• Distal or midshaft: In distal hypospadias, the urethral opening appears along the shaft of the penis.
  • Proximal or penoscrotal: Proximal hypospadias is when the urethral opening develops between the base of the penile shaft and the scrotum.

A 2021 article reports that about 50% of hypospadias cases are glanular, 30% are distal, and 20% are proximal.

Doctors consider glanular and distal hypospadias cases to be mild. Proximal hypospadias is a more severe and complex form.

The main symptom of hypospadias is an incorrectly placed urethra. Hypospadias can also produce several symptoms, such as:

  • chordee, which is when the penis curves slightly downward
  • an incompletely formed foreskin, where the foreskin forms on the back of the penis but not the whole way around it
  • trouble with urination, as urine can spray downward or to the sides
  • an undescended testicle

The exact cause of hypospadias is currently unknown. However, researchers believe that it can be the result of various factors, including:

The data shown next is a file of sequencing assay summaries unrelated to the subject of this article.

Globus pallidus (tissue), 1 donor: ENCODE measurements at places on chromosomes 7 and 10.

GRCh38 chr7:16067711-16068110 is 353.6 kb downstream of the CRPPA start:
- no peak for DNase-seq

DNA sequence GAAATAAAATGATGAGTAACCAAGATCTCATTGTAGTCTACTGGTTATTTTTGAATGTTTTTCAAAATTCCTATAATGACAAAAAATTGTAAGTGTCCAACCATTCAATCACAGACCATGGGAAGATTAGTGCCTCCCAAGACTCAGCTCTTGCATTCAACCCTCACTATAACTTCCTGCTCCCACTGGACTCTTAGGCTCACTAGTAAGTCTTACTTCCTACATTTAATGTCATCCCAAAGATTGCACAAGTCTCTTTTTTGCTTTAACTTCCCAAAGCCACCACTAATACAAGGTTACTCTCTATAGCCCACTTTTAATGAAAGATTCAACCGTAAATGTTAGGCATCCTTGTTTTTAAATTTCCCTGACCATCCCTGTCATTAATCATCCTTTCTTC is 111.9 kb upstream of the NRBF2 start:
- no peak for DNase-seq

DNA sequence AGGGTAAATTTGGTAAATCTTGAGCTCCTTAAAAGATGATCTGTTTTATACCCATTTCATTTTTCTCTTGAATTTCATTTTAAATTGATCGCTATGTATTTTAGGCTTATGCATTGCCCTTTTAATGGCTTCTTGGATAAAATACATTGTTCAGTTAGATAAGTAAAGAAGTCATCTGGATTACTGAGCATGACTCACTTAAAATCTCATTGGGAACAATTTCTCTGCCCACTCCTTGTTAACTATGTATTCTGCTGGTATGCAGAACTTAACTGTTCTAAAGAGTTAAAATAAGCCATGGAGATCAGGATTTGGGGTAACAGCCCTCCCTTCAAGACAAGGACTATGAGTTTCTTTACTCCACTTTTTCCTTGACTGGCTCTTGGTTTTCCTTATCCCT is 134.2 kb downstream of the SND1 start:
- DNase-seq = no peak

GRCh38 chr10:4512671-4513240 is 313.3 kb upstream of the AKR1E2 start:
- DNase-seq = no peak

Genetics seems to play a role in the risk of developing hypospadias. Research from 2017 found that 7% of people with hypospadias had relatives with the disorder. Additionally, a male sibling of a child with hypospadias has a 9⁠–17% chance of also having the condition.

The researchers also note that hypospadias has an estimated heritability of 57–77%. However, only 30% of hypospadias cases have an obvious genetic cause.

Issues before or during pregnancy

The CDC states that babies born to females 35 years or older with obesity are more likely to have hypospadias.

Premature babies and monochorionic twins — meaning those who share one placenta — are also more likely to have hypospadias. An underdeveloped or damaged placenta could also increase the risk of a baby developing hypospadias.